Supervisors deny mega development in the desert

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PAUL YOUNG
CIty News Service
RIVERSIDE — The Riverside County Board of Supervisors Tuesday unanimously rejected a proposed 1,800-acre residential development just east of Coachella and south of Joshua Tree National Park, deeming the project incompatible with area habitat and devoid of the transportation infrastructure and other necessities to make it viable.
“Is this ambitious project even feasible?” said Supervisor Manuel Perez, in whose Fourth District the Paradise Valley Project would have been located. “Maybe it’s the right project, but the wrong place. You would literally be creating a town for over 15,000 people, similar to Blythe. When we’re planning for the future of families who will live in a place like that, we have to do it in a sustainable way, and above all, make sure it’s safe.”
Palm Desert-based GLC Enterprises had been working on the proposal for 15 years, making modifications to get the specific plan approved, along with a general plan amendment and a zoning adjustment for the Chuckwalla Zoning Area.
However, the county Planning Commission found numerous problems with the concept after a half-dozen public hearings, the last of which was in August, when the proposal was submitted to the Board of Supervisors for final review, with a recommendation from staff for denial.
“GLC has spent countless hours and millions of dollars to address the concerns of the county and ensure this meets or exceeds the requirements of the California Environmental Quality Act,” said company attorney Howard Wilkins. “This will bring jobs and tax revenue to the county, where there’s a housing shortage.”
Wilkins requested a 90-day continuance to afford the real estate developer additional time to rework blueprints and further fine-tune elements that were creating stumbling blocks. But only Supervisor Jeff Hewitt was receptive to the idea.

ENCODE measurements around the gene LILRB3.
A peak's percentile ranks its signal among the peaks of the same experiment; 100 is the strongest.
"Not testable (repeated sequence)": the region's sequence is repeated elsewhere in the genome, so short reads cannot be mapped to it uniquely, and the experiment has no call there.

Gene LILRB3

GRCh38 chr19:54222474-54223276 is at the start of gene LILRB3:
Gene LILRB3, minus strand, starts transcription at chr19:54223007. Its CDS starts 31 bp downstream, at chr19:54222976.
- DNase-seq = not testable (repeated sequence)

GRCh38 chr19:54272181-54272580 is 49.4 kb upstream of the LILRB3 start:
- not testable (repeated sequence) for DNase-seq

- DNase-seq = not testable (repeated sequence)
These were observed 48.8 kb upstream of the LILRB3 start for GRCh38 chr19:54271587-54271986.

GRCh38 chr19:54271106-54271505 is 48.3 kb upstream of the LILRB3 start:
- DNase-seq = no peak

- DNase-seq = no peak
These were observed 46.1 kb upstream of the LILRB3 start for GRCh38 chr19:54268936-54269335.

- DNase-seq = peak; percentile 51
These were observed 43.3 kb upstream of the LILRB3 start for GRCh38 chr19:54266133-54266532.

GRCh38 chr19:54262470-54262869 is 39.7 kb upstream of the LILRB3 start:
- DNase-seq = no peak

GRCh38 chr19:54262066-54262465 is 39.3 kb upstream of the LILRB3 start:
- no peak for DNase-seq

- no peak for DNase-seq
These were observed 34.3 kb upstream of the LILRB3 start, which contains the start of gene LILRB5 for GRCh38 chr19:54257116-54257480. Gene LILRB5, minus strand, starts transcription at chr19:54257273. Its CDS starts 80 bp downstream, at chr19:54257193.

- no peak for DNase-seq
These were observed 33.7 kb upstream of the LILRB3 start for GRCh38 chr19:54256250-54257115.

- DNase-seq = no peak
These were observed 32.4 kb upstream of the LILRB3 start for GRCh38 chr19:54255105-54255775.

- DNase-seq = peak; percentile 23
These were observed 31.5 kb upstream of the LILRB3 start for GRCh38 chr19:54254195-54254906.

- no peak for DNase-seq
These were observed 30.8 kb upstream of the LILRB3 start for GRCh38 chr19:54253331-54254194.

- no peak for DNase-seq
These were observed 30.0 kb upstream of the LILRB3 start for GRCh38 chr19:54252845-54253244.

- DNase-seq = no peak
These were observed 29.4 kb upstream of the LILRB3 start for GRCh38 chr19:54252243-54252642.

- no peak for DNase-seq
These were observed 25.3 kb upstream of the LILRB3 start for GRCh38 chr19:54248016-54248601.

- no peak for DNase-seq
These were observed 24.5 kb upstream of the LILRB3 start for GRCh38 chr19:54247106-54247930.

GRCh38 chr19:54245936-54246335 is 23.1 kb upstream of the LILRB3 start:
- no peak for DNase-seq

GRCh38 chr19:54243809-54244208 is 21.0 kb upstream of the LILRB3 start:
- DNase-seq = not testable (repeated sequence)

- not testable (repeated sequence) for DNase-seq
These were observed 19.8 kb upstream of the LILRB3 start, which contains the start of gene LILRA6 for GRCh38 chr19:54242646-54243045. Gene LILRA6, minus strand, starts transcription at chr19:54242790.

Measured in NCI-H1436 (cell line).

“If we took the environmental community out of this, there wouldn’t be a problem with it going through,” Hewitt said, though signaling his intent to vote with the majority of his colleagues, led by Perez. “It pains me to think this is about keeping all these critters alive. We need more places to live. We’re going to need a lot of (housing) projects.”
The project site was slated to be situated in an area known as Shavers Valley, bounded by the Mecca Hills Wilderness to the south, Joshua Tree National Park to the north, Box Canyon Road to the east and the Cactus City rest area off of Interstate 10 to the west.
The development was proposed as mixed-used variety, with a maximum 8,490 dwellings and 1.38 million square feet of non-residential space, including stores, parks, schools and other amenities.
Planning commissioners cited a host of drawbacks, including obvious conflicts with the Coachella Valley Multiple Species Habitat Conservation Plan, with disturbances to wildlife corridors and roaming grounds, such as for the desert tortoise, sheep and kit fox. The Sierra Club and Center for Biological Diversity were consistent voices in opposition to the proposal.
“By their own words, they have come out with a flawed plan, and that is unacceptable,” said environmental activist Ruth Sinfuego. “This is a vital area of protection. The project would do irreparable harm to the environment.”
Another critic, Steve Bardwell, quoted from the Planning Commission’s report, saying “‘This project represents poor planning practices for a large-scale leapfrog development.”’
Planning analysts flagged the developer for failing to design the project with two or three ingress and egress access points, instead of just one principal way in and out of the community — an interchange connected to I-10.
That issue, in particular, worried Perez.
“We have to have open access for safety,” he said. “What if there’s an earthquake, chemical spill or tanker explosion that puts that single interchange out of commission? One traffic jam could foul it up, giving residents no option to leave.”
Additional concerns were raised regarding water supplies, traffic-related pollution and the availability of county services in the proposed community.
Its close proximity to Joshua Tree National Park fueled considerable opposition. One area resident noted that the preserve is designated a “dark sky park,” giving visitors the opportunity to take in astral sights without the intrusion of city lights. The Paradise Valley Project would have posed a threat to that recreation, she said.
GLC underscored the jobs creation potential associated with the development, with 19,000 construction jobs and 4,700 permanent positions predicted. The county would also look forward to an estimated $5.7 million in annual property and sales tax revenue, according to the developer.
Of the two dozen or so people who spoke over 80 minutes during the hearing, only two supported the project.
“This would ripple out and provide many things not out there now,” said Margi Chiriaco Rusche, a Chiriaco Summit resident. “You would have markets, medical assistance and a fire station. We need to support projects that have been invested in for 15 years.”
It was not immediately clear whether GLC intended to junk the endeavor, or overhaul the proposal and restart the application process.